The Bartlett School of Architecture


Remaking London: Decline and Regeneration in Urban Culture

Remaking London


Between the slum clearances of the early 20th century and debates about the post-Olympic city, the drive to 'regenerate' London has intensified. Yet today, with a focus on increasing land values, regeneration schemes purporting to foster diverse and creative new neighbourhoods typically displace precisely the qualities, activities and communities they claim to support. In Remaking London Ben Campkin provides a lucid and stimulating historical account of urban regeneration, exploring how decline and renewal have been imagined and realised at different scales. Focussing on present-day regeneration areas that have been key to the capital's modern identity, Campkin explores how these places have been stigmatised through identification with material degradation, and spatial and social disorder. Drawing on diverse sources – including journalism, photography, cinema, theatre, architectural design, advertising and television – he illuminates how ideas of decline drive urban change.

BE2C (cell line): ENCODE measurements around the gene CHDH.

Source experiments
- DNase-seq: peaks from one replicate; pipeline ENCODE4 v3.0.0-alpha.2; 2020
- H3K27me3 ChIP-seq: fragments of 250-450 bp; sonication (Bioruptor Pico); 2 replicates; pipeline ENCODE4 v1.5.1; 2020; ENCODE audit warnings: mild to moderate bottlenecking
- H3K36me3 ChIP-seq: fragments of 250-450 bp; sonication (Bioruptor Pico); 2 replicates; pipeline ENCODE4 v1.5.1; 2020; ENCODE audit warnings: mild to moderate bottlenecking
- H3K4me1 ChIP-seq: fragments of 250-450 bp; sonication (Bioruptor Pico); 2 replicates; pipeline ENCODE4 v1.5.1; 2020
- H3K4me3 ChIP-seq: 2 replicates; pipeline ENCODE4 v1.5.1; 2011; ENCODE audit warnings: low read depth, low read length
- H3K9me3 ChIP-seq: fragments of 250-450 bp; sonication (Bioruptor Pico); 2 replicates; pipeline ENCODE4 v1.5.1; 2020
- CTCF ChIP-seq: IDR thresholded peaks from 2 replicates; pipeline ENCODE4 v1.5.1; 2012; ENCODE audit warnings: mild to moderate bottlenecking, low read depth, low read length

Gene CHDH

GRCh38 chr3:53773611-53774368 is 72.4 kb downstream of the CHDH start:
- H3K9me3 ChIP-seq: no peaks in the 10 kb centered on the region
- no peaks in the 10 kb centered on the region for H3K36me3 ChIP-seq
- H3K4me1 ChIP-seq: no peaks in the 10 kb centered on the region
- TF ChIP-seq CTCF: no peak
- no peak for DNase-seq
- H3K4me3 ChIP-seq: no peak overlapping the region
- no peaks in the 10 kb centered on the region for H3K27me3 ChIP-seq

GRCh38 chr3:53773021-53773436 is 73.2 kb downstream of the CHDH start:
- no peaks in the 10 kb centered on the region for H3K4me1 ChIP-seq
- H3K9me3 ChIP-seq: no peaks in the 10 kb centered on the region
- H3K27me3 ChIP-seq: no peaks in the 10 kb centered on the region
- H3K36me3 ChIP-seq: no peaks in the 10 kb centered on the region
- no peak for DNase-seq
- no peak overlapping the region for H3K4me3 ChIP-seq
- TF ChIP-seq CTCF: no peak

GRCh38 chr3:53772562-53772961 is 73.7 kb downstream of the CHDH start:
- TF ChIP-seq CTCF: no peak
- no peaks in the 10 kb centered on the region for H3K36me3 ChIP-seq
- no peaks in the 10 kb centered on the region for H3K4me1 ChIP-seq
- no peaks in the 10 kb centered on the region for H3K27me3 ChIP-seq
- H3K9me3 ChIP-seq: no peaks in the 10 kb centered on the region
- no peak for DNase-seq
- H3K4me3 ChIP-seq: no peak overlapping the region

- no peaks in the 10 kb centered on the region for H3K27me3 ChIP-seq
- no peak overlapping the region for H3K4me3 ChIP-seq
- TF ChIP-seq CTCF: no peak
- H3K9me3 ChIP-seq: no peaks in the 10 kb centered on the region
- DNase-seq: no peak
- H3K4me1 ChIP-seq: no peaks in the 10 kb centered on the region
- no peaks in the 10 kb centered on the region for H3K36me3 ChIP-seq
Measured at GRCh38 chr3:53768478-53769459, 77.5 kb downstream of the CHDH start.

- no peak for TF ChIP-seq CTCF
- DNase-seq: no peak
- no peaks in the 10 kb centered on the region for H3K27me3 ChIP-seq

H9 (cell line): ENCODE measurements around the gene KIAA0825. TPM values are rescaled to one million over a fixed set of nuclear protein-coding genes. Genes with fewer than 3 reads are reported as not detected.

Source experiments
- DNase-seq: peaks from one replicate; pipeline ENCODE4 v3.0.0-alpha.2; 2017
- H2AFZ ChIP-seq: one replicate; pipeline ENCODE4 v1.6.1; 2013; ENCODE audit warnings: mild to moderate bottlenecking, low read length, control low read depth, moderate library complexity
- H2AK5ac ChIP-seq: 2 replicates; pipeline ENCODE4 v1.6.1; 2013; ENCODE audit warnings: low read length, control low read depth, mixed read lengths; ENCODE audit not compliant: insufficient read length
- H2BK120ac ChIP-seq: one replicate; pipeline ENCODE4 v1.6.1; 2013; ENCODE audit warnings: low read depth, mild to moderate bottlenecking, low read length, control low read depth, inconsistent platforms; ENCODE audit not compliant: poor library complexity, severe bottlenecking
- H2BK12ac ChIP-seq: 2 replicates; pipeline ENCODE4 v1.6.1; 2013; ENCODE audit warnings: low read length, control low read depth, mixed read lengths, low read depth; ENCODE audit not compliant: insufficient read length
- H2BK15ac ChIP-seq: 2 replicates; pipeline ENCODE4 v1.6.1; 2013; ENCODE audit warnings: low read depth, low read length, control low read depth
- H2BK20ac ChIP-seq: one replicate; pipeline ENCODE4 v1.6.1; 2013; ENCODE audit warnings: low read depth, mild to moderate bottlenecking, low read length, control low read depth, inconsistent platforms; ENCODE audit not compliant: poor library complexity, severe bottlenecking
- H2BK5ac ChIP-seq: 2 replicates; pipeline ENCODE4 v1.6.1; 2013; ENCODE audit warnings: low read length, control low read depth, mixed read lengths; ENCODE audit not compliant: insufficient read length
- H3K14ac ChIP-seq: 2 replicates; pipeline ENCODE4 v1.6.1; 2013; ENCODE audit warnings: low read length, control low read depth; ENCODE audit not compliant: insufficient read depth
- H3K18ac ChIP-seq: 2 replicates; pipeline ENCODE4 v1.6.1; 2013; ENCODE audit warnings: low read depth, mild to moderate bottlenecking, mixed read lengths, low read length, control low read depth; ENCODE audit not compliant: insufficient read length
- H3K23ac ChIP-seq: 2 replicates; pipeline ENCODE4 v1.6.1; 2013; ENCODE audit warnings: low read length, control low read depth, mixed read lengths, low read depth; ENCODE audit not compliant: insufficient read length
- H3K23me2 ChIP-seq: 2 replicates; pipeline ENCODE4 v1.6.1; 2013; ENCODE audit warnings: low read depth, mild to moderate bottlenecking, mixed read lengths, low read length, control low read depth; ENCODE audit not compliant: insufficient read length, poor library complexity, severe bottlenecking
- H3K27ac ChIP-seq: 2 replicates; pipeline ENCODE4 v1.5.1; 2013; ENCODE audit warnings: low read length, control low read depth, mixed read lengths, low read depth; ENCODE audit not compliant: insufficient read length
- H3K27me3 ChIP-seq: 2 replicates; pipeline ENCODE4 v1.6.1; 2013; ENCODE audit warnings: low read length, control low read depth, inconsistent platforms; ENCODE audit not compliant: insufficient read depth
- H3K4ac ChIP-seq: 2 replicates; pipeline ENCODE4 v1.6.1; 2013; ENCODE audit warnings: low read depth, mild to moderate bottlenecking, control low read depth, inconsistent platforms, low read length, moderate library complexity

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Building Design
'Thoughtful and timely… an invaluable text'.

LSE Review of Books
'a skillful historical account of the intertwined aesthetic, moral, social, and political projects that have been pursued in the name of regeneration… a crucial intervention into contemporary debates about urbanism'.

Urban Times
'Beautifully written, Remaking London provides a powerful critique of the contradictions of contemporary schemes, refreshingly 'un-academic' in tone, yet carefully researched'.

The Geographical
'a beautifully crafted book and a jolly good read'.

Image Credits

(01) Book cover.

(02) 'The Women's Library, London', 2012. © Ben Campkin. 

(03) 'Metro Central Heights, London', 2009. © Ben Campkin.


London regeneration urbanism